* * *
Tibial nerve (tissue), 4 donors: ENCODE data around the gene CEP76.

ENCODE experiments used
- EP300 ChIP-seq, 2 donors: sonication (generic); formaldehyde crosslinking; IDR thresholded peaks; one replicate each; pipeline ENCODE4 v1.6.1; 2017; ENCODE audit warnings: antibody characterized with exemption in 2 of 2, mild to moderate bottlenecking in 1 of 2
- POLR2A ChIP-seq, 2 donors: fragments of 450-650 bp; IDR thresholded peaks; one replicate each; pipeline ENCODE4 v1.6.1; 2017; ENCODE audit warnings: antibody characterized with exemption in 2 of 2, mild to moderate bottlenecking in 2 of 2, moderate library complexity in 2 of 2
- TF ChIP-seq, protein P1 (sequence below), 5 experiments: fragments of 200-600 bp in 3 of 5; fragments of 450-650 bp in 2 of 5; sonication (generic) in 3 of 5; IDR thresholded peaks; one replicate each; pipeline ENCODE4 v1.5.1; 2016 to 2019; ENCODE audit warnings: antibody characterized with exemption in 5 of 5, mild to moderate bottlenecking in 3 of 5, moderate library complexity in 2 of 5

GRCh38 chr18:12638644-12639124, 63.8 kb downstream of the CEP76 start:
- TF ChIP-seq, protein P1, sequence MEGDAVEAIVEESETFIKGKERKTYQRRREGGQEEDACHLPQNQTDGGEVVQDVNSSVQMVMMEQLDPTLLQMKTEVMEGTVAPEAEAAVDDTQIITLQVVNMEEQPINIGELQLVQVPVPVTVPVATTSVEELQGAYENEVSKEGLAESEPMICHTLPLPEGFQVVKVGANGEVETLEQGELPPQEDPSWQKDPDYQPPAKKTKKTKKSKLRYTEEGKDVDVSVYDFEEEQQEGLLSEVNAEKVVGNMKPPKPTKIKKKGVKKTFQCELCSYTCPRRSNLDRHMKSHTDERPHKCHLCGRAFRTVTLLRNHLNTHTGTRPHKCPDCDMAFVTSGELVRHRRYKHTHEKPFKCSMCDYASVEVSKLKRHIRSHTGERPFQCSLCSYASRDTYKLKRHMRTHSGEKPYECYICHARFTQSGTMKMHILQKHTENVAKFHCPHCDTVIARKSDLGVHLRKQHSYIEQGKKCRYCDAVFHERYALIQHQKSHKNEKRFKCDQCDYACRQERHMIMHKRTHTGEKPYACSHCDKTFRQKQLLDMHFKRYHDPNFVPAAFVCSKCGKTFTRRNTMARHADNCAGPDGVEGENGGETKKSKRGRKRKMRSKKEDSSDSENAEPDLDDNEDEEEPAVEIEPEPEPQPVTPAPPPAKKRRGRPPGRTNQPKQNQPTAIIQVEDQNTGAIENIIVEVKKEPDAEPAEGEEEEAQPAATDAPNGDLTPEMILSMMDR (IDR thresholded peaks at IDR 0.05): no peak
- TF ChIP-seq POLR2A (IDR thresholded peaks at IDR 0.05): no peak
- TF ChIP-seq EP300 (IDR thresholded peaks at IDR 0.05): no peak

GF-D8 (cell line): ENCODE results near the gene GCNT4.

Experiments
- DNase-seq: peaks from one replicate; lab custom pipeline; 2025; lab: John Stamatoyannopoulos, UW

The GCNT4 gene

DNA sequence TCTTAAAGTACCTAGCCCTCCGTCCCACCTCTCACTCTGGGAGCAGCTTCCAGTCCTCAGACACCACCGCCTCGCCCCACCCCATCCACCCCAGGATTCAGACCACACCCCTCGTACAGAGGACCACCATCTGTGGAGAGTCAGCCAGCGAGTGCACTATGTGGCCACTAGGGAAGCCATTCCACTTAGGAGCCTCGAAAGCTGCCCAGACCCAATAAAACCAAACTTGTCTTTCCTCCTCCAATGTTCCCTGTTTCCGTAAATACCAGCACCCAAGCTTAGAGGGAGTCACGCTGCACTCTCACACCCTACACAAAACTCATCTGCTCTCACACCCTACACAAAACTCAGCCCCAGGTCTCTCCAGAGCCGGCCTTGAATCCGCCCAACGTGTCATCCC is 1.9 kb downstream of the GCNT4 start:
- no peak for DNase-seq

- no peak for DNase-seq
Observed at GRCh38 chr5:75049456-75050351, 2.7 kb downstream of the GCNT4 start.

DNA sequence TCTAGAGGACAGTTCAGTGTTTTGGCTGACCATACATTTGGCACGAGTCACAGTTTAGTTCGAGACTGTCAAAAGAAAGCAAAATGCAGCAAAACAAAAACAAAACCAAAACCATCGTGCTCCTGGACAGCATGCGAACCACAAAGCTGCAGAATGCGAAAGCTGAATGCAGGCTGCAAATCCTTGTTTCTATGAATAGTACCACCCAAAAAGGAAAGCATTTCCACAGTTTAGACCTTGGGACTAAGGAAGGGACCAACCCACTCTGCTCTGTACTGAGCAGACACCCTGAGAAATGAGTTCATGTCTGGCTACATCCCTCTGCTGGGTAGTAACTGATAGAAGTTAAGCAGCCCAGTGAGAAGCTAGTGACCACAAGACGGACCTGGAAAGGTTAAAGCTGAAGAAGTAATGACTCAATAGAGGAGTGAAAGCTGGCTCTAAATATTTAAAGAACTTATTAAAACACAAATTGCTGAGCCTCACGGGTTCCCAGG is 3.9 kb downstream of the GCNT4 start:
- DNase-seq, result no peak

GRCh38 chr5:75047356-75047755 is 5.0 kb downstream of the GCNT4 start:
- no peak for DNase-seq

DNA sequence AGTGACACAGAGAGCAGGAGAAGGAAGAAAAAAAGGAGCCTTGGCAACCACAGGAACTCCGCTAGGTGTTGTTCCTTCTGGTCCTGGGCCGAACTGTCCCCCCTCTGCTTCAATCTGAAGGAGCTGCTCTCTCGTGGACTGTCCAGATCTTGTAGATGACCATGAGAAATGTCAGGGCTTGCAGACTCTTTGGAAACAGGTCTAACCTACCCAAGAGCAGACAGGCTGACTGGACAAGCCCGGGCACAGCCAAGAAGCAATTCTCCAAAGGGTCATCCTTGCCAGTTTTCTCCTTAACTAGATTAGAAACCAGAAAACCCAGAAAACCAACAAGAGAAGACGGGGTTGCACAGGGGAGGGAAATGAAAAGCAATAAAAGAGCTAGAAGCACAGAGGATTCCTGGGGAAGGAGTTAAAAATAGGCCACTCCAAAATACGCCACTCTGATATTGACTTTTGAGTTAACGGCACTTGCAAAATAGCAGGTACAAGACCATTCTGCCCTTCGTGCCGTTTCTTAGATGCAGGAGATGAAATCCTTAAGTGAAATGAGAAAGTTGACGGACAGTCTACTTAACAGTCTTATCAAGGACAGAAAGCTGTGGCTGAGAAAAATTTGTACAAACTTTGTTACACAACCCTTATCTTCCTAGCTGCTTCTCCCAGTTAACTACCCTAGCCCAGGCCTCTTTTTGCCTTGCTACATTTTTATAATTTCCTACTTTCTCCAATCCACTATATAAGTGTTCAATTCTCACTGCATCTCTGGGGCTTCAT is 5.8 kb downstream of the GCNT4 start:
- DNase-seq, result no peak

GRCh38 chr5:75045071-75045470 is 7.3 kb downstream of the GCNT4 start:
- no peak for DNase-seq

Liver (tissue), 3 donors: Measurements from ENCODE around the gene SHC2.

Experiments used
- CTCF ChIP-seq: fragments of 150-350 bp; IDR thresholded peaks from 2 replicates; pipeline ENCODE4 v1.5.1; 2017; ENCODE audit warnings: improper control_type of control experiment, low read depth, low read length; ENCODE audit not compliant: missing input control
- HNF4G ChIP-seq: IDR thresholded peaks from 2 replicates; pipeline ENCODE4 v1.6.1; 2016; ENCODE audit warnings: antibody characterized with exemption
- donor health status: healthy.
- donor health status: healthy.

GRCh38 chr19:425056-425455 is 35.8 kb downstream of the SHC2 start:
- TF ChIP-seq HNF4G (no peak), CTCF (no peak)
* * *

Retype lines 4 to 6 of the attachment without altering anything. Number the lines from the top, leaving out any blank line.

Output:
- POLR2A ChIP-seq, 2 donors: fragments of 450-650 bp; IDR thresholded peaks; one replicate each; pipeline ENCODE4 v1.6.1; 2017; ENCODE audit warnings: antibody characterized with exemption in 2 of 2, mild to moderate bottlenecking in 2 of 2, moderate library complexity in 2 of 2
- TF ChIP-seq, protein P1 (sequence below), 5 experiments: fragments of 200-600 bp in 3 of 5; fragments of 450-650 bp in 2 of 5; sonication (generic) in 3 of 5; IDR thresholded peaks; one replicate each; pipeline ENCODE4 v1.5.1; 2016 to 2019; ENCODE audit warnings: antibody characterized with exemption in 5 of 5, mild to moderate bottlenecking in 3 of 5, moderate library complexity in 2 of 5

GRCh38 chr18:12638644-12639124, 63.8 kb downstream of the CEP76 start: